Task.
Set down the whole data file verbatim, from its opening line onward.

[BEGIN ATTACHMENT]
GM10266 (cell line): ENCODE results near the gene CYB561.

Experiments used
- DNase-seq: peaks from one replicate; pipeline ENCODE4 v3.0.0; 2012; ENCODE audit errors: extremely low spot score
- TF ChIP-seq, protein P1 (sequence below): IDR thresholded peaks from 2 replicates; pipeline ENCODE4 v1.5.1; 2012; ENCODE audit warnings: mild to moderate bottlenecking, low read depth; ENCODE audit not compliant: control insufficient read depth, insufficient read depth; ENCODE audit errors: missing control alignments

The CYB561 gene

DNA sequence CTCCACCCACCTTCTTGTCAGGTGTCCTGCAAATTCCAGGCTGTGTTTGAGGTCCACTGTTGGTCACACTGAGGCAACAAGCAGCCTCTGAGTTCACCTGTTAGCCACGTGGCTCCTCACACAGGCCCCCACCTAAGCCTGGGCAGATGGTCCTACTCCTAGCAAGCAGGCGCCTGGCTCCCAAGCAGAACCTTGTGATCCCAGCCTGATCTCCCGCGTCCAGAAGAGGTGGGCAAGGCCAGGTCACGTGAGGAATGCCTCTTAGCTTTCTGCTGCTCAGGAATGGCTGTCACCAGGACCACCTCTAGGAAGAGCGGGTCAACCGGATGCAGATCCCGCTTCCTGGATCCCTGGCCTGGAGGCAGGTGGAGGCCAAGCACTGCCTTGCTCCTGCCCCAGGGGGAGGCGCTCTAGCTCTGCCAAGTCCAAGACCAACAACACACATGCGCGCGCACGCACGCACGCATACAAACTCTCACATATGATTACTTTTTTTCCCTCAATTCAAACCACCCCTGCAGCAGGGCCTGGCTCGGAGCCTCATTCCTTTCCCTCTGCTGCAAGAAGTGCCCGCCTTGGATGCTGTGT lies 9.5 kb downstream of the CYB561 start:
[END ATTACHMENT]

GM10266 (cell line): ENCODE results near the gene CYB561.

Experiments used
- DNase-seq: peaks from one replicate; pipeline ENCODE4 v3.0.0; 2012; ENCODE audit errors: extremely low spot score
- TF ChIP-seq, protein P1 (sequence below): IDR thresholded peaks from 2 replicates; pipeline ENCODE4 v1.5.1; 2012; ENCODE audit warnings: mild to moderate bottlenecking, low read depth; ENCODE audit not compliant: control insufficient read depth, insufficient read depth; ENCODE audit errors: missing control alignments

The CYB561 gene

DNA sequence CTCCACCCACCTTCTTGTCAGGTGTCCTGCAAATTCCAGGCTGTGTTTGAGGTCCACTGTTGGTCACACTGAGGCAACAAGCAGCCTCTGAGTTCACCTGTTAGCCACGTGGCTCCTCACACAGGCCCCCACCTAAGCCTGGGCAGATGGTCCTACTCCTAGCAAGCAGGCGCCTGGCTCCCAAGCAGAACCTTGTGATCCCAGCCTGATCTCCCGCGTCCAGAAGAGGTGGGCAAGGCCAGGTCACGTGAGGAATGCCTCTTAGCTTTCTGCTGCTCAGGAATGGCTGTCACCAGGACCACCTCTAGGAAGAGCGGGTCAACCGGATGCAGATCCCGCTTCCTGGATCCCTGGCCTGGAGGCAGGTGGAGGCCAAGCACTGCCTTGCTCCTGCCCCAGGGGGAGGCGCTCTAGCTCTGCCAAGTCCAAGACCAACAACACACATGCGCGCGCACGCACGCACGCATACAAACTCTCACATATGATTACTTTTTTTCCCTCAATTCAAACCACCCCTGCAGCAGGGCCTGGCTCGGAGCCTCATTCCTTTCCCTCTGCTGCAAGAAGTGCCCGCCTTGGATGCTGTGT lies 9.5 kb downstream of the CYB561 start: